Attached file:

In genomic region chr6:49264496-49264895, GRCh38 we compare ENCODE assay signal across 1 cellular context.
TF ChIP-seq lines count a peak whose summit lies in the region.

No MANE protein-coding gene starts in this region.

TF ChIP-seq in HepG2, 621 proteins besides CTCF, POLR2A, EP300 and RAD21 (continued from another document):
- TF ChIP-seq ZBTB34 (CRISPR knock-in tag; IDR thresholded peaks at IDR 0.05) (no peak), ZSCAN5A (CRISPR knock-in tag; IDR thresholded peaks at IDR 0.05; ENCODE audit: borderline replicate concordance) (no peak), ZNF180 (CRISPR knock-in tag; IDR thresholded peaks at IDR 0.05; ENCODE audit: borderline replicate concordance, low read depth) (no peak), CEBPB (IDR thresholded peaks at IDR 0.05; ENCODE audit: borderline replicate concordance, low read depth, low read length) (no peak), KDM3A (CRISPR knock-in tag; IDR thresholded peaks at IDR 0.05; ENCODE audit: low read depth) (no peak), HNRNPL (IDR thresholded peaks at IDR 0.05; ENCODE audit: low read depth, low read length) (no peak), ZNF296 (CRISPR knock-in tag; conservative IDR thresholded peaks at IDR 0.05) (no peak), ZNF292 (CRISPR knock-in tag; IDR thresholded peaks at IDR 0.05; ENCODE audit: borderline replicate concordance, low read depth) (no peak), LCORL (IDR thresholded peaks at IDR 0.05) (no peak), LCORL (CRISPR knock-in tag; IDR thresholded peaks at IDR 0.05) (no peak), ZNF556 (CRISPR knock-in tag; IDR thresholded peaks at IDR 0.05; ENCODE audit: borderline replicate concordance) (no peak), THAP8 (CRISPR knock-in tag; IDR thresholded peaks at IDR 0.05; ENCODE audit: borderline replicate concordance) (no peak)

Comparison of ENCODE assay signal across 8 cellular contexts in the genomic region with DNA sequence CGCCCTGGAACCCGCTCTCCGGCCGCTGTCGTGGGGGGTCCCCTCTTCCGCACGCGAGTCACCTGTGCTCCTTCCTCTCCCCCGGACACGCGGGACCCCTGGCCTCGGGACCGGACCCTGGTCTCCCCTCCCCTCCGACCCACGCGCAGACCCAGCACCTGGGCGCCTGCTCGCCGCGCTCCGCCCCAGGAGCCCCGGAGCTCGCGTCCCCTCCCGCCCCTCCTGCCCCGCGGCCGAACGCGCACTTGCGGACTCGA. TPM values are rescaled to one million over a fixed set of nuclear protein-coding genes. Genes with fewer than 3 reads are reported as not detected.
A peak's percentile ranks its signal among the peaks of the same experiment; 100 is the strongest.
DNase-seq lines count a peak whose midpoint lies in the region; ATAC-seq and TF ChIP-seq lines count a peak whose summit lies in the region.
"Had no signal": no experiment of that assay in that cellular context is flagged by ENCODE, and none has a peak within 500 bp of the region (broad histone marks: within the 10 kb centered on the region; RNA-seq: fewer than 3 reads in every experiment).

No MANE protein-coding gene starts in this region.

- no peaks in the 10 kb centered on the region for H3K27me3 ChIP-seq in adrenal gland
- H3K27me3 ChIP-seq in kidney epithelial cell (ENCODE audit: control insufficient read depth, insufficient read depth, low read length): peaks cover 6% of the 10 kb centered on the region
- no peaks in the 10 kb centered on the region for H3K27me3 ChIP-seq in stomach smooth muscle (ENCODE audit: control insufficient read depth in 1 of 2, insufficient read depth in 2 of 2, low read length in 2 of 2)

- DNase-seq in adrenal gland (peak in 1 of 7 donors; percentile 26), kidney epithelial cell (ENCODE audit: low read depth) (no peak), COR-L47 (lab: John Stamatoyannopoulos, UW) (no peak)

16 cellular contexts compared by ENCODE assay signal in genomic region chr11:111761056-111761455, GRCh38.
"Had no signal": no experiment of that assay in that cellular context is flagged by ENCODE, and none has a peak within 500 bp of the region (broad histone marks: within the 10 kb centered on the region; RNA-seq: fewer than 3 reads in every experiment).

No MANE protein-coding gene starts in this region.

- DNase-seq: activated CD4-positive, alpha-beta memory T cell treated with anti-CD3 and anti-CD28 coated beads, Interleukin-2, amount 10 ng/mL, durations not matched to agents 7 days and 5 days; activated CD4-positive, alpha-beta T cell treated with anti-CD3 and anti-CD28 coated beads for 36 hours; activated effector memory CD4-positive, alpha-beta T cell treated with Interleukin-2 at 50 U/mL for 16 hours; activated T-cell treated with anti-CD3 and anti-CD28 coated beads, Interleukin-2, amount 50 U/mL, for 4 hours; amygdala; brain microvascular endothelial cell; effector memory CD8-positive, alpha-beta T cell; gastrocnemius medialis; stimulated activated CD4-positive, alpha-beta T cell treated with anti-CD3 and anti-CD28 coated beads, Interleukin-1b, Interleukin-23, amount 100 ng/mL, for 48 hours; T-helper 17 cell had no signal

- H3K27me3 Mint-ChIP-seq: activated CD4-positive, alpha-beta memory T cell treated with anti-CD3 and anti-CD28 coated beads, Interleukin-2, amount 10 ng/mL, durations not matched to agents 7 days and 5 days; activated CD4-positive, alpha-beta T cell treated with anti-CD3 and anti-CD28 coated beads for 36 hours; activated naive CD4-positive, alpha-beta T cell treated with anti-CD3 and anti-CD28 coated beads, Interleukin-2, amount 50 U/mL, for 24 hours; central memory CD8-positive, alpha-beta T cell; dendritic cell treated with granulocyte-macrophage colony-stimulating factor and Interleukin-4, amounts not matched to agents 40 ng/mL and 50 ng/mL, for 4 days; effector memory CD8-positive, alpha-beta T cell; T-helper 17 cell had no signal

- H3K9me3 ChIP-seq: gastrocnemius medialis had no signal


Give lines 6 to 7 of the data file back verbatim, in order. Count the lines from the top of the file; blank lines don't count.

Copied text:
Comparison of ENCODE assay signal across 8 cellular contexts in the genomic region with DNA sequence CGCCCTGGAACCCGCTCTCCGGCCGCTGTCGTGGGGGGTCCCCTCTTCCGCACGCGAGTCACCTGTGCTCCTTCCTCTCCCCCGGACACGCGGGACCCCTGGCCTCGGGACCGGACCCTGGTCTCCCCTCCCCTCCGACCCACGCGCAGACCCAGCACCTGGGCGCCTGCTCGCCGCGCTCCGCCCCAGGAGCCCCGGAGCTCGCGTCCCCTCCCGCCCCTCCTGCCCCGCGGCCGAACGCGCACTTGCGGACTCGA. TPM values are rescaled to one million over a fixed set of nuclear protein-coding genes. Genes with fewer than 3 reads are reported as not detected.
A peak's percentile ranks its signal among the peaks of the same experiment; 100 is the strongest.